Sunday morning before the Dickies 500, I got to take a spin around Texas Motor Speedway with Sprint Cup Series pace car driver Brett Bodine.
I’ve been to many events at TMS, but have never had the chance to get on the track. It’s an experience I won’t soon forget.
The towering wall of asphalt that makes up the 24 degree-banked turns at TMS is an awesome sight for race fans in the stands, but seeing it while leaning sideways in the bottom groove, looking up at the top of the track, puts it in a whole new perspective. The forces that keep the cars glued to the track as they scream around the corners is truly awe-inspiring. A driver may put his faith in the hands of his crew chief, but he puts his fate in the hands of the laws of physics.
From the front seat of a car, the backstretch is more narrow that what you’d might expect, it’s definitely close quarters over there. I could just image what it’s like for a driver speeding three-wide down the backstretch, battling for position, before turning into the corner and hoping the car sticks.
As we circled the track, Bodine explained his role in the race when a caution comes out. He’s in constant radio contact with NASCAR race director David Hoots, and he, along with pace car copilot Robert “Buster” Auton, who stays in contact with Sprint Cup Series director John Darby, are responsible for taking control of the chaos that is a stock car race when the caution comes out.
“The key is getting in front of the leader,” Bodine said.
Once he’s in front of the leader, Bodine explains how he gradually slows down the field to caution speed — 55 mph at TMS. At the same time, he and Auton are evaluating the track, advising NASCAR officials situated high above the speedway in the track’s towers. They point out debris on the track, whether its rubber worn off of tires, car parts, or an oil spill, and help officials make decisions on what kind of equipment is needed to get the track back in race condition.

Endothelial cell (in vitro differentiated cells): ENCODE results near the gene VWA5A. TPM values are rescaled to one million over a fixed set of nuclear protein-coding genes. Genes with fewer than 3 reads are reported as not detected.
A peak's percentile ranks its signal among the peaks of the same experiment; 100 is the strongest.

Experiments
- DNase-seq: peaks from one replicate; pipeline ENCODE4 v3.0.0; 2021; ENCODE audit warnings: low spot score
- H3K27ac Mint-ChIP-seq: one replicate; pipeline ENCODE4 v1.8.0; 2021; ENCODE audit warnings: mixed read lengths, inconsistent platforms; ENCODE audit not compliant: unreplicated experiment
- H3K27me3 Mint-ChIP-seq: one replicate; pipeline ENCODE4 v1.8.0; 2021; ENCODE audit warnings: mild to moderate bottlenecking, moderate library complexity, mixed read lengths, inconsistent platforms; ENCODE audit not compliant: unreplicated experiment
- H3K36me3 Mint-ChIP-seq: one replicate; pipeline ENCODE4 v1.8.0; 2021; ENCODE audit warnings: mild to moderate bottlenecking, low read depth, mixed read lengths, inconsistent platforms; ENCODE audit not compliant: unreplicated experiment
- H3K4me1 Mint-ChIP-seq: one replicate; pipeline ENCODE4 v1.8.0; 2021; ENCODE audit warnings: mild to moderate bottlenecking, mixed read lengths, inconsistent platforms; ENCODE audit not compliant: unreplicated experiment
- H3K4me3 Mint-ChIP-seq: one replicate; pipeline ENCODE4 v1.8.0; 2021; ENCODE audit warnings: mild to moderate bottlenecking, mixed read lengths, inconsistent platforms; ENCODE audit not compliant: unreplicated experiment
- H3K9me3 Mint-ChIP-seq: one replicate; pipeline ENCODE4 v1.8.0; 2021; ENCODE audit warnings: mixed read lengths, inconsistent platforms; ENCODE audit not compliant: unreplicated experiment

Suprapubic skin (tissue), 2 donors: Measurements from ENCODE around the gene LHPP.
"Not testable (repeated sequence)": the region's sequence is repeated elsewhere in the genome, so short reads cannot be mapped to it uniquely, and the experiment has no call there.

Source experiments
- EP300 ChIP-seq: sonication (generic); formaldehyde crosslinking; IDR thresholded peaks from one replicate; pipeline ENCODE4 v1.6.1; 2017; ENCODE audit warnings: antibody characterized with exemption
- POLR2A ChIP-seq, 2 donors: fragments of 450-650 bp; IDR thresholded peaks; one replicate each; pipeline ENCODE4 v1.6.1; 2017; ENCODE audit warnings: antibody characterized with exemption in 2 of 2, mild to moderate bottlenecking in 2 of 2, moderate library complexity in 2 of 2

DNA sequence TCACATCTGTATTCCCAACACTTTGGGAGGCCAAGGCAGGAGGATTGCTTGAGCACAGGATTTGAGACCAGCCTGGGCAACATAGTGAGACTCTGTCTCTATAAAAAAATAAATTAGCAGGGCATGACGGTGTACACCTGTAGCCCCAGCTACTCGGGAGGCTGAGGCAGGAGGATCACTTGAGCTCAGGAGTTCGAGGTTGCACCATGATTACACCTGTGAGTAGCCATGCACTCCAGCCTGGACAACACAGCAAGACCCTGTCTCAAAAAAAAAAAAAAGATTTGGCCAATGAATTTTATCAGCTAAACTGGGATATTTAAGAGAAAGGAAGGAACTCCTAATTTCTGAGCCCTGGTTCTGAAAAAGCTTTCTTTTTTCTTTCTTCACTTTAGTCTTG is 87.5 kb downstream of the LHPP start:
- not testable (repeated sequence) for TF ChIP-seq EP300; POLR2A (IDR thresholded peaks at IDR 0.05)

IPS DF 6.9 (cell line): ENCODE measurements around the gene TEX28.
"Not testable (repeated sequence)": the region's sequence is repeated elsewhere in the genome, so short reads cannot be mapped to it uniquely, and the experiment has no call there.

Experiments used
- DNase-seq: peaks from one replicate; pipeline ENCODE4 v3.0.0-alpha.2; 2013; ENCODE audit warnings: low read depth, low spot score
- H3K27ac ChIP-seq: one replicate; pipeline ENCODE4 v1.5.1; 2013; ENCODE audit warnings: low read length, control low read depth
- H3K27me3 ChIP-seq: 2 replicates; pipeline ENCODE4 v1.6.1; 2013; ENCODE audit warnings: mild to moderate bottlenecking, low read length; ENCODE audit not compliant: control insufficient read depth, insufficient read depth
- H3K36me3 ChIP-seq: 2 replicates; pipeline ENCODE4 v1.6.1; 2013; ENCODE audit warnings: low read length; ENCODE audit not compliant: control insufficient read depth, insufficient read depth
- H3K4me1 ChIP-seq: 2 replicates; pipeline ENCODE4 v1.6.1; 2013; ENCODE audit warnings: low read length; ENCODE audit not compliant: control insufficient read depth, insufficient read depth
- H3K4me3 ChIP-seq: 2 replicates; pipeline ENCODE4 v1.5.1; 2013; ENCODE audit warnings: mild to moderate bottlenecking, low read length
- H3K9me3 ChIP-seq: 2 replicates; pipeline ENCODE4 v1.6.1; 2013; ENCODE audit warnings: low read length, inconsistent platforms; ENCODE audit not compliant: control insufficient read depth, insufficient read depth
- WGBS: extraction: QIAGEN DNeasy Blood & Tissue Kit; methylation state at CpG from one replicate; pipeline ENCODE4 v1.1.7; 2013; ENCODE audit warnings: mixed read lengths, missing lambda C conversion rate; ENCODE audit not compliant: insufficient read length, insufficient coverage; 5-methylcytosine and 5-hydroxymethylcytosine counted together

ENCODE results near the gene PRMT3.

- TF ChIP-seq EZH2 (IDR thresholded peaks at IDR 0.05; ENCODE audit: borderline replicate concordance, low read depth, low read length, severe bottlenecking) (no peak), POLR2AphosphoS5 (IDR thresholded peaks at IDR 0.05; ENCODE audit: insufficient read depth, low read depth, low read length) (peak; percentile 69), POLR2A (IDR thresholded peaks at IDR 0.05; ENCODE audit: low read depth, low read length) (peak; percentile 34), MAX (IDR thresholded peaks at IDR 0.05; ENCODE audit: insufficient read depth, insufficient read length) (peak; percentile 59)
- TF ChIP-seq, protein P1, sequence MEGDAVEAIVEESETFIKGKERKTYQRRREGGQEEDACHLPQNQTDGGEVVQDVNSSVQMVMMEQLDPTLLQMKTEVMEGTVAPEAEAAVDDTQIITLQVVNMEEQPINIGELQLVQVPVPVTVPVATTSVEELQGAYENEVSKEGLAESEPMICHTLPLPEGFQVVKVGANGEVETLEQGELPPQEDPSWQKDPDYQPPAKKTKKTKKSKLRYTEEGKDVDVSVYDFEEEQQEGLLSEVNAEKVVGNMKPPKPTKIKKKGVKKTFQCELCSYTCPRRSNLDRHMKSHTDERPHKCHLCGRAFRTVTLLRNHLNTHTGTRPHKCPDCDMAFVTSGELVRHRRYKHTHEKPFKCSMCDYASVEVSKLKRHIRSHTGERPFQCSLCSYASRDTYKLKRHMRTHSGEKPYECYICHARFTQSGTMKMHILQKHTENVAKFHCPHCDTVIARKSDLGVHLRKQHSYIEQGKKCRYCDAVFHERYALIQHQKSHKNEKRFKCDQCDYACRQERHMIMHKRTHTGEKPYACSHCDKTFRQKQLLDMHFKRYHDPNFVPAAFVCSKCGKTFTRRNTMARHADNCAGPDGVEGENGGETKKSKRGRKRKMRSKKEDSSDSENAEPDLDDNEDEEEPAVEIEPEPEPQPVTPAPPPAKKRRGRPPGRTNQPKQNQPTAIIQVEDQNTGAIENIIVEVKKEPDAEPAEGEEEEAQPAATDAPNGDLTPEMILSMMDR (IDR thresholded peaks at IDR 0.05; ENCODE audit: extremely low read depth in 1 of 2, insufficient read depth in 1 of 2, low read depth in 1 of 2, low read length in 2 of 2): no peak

Once the pace car is in command of the field and crosses the start-finish line, pit road will open. Even during a caution, drivers have to make a sharp left out of turn four to make it down pit road at the NASCAR-mandated 45 mph. As Bodine took us around the corner at more than 80 mph, and only a few hundred feet ahead, dropped our car down to pit road speed, I lurched forward in my seat. It’s a quick deceleration, and it takes a skilled driver to get it right. But even the best drivers sometimes miss their mark.
“That’s why there are pit road speeding penalties,” Bodine said.
After the cars have finished their pit stops and the track is ready to go, Bodine and Auton make one final check of the track. They are the ones who have the final say on when racing can resume. When any caution starts to wind down, Bodine always gets asked the same question, “Caution car, how’s your track?”
On the final lap of caution, Bodine will switch off the flashing pace car lights, and lead the field around one final time. As he brings the field out of turn four, he drops down to pit road, and the green flag flies, sending the 43-car field back at it again.
As a former Cup Series driver, Bodine has a unique understanding of the condition the track needs to be in for the drivers to feel confident and safe during the race. A job he takes pride in.
“We’ve got an important job, and I’d like to think our competitors have faith in our ability to do it right because I know what its like for the drivers,” he said.